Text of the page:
‘Not the obvious pub discussion’. Practical support – planning for end of life care

Featured article - 09 May 2016
Pamela Holmes, SCIE Practice Development Manager

Head-shot of the author, Pamela Holmes, SCIE Practice Development Manager

The Care Quality Commission has just published A different ending - addressing inequalities in end of life care. It looks at ten specific groups including older people and people with dementia. This thematic review also looks at the barriers that prevent people with the poorest experience of care from receiving good quality, joined-up care at the end of their life. One of its findings is that difficulty in identifying the last 12 months of life for people who have conditions other than cancer. This means that health and care staff often do not have conversations about end of life care early enough.

Predicting when someone is going to die is impossible, irrespective of whether someone has cancer or some other life-threatening condition. Ask any palliative care specialist. She or he will confirm that knowing when someone with a terminal diagnosis will die is impossible to know with certainty. There are examples of people who have lived days, weeks, months and even years beyond ‘what the doctors thought would happen’ and others who have declined more quickly than anyone would have expected.

Research by Royal London Insurance finds that 69% of people who lost a partner were financially or practically unprepared for the loss. While death is a certainty we all face, only 11% said that they felt both financially and practically prepared when they lost their partner.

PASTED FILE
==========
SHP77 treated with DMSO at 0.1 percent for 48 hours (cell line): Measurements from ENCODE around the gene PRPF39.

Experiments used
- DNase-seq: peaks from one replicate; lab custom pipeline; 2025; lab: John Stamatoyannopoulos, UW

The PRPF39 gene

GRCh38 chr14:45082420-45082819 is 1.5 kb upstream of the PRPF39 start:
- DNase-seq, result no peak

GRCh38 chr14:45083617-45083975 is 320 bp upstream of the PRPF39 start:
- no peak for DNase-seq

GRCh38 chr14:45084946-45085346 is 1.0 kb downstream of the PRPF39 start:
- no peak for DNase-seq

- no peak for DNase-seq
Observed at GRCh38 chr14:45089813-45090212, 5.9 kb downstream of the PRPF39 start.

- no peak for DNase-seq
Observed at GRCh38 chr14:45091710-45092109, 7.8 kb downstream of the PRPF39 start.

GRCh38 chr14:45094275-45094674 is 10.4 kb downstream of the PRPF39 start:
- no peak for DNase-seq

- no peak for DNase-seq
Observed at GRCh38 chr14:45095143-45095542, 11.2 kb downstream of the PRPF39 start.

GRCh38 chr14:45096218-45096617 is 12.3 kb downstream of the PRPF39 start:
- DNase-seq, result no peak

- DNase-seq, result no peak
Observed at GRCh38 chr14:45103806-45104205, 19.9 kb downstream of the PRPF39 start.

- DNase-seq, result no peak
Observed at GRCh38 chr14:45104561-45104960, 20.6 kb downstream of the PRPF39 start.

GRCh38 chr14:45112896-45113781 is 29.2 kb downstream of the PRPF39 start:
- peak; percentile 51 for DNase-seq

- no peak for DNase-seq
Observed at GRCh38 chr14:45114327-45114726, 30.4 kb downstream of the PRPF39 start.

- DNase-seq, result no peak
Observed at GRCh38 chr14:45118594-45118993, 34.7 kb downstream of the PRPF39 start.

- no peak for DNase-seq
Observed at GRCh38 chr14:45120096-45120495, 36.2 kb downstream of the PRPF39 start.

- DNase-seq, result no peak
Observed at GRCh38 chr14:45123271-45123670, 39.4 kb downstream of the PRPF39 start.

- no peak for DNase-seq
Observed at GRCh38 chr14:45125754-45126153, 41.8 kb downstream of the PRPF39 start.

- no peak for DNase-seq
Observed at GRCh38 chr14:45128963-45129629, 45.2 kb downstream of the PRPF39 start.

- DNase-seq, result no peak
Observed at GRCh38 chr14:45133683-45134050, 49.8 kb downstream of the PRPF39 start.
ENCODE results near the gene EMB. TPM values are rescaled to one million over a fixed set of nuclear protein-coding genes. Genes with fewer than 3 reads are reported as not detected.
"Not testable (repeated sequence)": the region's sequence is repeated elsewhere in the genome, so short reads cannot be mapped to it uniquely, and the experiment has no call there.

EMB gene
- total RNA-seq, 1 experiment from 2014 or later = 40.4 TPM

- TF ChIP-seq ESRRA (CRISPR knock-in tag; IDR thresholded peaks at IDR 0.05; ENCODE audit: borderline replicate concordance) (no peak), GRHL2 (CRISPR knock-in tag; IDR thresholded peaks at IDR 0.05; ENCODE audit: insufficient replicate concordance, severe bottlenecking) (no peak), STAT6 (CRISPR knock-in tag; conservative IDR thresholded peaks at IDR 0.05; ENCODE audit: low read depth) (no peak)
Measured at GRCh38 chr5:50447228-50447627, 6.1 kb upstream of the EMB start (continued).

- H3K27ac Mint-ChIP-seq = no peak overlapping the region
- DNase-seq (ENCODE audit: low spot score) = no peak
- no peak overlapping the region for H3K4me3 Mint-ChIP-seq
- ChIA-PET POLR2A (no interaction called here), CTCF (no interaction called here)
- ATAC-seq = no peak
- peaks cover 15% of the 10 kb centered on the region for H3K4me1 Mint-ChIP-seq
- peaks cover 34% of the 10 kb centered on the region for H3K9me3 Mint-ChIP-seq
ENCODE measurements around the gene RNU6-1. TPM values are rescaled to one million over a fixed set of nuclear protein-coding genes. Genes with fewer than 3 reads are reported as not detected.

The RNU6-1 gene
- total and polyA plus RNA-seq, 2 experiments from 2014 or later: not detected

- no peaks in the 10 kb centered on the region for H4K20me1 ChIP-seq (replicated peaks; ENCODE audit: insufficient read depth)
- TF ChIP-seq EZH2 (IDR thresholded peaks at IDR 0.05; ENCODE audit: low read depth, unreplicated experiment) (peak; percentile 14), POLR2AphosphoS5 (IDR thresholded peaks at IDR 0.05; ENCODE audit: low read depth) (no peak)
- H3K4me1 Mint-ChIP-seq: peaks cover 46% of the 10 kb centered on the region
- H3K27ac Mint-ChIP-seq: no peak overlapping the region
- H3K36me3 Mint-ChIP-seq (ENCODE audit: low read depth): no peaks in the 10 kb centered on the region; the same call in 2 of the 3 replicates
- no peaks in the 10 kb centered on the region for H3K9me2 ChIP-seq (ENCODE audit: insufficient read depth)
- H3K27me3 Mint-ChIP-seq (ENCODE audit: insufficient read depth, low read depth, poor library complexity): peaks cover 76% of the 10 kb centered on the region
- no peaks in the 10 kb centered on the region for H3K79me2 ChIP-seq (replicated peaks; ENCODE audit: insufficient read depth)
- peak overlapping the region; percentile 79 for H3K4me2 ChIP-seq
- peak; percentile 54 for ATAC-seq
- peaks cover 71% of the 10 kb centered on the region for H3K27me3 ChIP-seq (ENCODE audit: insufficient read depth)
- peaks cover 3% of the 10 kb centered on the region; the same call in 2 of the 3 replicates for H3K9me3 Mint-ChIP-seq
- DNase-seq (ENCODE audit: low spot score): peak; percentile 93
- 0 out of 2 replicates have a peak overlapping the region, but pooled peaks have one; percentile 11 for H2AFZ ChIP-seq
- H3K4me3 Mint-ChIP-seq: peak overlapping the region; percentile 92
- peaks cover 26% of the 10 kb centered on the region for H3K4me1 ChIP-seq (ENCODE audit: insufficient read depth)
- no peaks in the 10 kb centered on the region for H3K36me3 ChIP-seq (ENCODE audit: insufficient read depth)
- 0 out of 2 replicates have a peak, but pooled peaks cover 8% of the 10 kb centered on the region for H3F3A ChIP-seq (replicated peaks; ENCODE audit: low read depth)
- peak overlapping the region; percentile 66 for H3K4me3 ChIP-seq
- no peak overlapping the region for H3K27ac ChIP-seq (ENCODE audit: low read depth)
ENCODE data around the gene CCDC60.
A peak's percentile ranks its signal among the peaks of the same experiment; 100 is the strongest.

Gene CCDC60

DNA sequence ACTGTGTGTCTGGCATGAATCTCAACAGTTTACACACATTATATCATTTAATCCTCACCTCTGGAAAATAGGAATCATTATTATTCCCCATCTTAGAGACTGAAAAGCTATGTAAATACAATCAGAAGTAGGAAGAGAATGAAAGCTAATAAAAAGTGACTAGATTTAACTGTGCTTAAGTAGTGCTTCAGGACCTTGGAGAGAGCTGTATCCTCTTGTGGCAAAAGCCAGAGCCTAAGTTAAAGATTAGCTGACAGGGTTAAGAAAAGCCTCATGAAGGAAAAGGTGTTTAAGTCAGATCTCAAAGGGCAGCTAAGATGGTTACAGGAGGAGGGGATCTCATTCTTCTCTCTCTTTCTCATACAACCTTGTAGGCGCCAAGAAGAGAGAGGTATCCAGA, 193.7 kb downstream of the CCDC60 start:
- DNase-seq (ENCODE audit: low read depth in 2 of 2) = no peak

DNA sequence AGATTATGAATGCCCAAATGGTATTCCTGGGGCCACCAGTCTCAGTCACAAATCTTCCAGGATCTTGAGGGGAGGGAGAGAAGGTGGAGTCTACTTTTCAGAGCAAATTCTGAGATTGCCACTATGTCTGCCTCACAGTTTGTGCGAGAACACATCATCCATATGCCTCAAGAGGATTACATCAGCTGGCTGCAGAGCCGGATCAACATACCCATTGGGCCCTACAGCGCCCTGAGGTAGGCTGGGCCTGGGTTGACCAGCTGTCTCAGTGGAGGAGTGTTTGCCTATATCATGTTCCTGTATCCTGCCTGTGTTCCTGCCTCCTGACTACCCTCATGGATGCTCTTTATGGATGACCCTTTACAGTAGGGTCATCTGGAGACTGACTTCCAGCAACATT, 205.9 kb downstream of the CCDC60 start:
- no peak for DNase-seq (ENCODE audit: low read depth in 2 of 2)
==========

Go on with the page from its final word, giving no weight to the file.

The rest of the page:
To help prepare financially and practically start a conversation with your partner and find out things like:

  • Agree a shared place for all information, from mortgages to bank accounts, and consider putting bills and accounts in both partners’ names
  • The list of tasks you each carry out
  • Ask your partner the question “if I died could you…” organise the car maintenance, carry out household chores or pay the utility bills
  • Does your partner have a will? If so, is it up to date to reflect changing circumstances?
  • Does your partner have any insurance policies or a funeral plan in place? What are you and your partner insured for and will this be enough? Where might you want to consider further cover?

Dying Matters Week – this week - is also important for those of us who work in the field of social care, to recognise the importance of talking about death and dying, irrespective of age or stage we are. Because it affects our own lives and relationship as well as those we support in our work. We must be part of that important drive to talk more openly about death and dying. We can lead by example and start to talk to family and friends what we would like to happen at the end of life for ourselves.

We can ask questions such as where we would like to die or we want to be buried or cremated; and so on. It will generate all sorts of conversations and raise all sorts of questions we may not have thought through at all. But we will have started the helpful process of bringing death and dying out of the shadows. OK, it’s not the obvious pub conversation but it’s an important one. And while you’re at it, think about writing your will. Too many of us die intestate and that’s not helpful for anyone.

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